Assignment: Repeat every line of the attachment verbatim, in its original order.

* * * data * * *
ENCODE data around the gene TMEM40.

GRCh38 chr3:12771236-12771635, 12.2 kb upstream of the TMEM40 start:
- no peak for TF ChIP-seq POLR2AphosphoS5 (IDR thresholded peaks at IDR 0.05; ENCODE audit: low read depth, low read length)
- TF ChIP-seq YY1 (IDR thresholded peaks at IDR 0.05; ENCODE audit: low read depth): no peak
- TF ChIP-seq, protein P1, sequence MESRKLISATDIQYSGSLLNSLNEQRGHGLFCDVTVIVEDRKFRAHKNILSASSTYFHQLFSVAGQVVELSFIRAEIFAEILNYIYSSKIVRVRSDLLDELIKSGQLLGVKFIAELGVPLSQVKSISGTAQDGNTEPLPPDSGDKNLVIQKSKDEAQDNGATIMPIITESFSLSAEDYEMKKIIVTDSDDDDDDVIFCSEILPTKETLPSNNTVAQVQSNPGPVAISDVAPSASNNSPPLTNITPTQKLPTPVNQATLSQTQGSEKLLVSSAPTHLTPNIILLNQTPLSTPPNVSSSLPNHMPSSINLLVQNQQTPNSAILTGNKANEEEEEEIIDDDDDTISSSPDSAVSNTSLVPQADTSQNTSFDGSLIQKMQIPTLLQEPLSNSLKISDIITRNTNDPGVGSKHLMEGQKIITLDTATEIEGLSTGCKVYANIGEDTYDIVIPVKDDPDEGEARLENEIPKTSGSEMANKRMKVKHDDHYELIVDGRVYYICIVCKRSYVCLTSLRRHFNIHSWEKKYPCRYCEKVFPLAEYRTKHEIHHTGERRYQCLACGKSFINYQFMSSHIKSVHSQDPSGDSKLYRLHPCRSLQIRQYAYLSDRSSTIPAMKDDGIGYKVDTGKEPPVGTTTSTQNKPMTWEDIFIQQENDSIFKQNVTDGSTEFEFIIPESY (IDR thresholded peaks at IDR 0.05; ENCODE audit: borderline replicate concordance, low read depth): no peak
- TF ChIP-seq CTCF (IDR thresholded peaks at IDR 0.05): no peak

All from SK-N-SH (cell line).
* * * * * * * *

ENCODE data around the gene TMEM40.

GRCh38 chr3:12771236-12771635, 12.2 kb upstream of the TMEM40 start:
- no peak for TF ChIP-seq POLR2AphosphoS5 (IDR thresholded peaks at IDR 0.05; ENCODE audit: low read depth, low read length)
- TF ChIP-seq YY1 (IDR thresholded peaks at IDR 0.05; ENCODE audit: low read depth): no peak
- TF ChIP-seq, protein P1, sequence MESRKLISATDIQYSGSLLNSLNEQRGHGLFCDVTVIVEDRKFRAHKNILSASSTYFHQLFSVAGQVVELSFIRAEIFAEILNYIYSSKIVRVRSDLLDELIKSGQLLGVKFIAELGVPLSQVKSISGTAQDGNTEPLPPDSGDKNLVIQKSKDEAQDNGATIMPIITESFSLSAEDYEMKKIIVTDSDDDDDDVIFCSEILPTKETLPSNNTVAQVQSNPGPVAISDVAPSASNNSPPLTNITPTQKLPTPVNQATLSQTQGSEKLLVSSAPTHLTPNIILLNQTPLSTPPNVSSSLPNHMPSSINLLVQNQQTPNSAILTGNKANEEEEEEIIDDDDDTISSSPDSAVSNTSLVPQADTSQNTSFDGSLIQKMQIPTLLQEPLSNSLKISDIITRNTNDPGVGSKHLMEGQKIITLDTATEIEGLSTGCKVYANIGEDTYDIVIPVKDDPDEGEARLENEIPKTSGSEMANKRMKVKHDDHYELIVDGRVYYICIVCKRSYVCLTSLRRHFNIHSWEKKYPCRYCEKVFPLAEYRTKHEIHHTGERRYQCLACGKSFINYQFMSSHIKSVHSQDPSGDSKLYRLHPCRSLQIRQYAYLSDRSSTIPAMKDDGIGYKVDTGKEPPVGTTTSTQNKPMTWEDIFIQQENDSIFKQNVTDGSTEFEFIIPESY (IDR thresholded peaks at IDR 0.05; ENCODE audit: borderline replicate concordance, low read depth): no peak
- TF ChIP-seq CTCF (IDR thresholded peaks at IDR 0.05): no peak

All from SK-N-SH (cell line).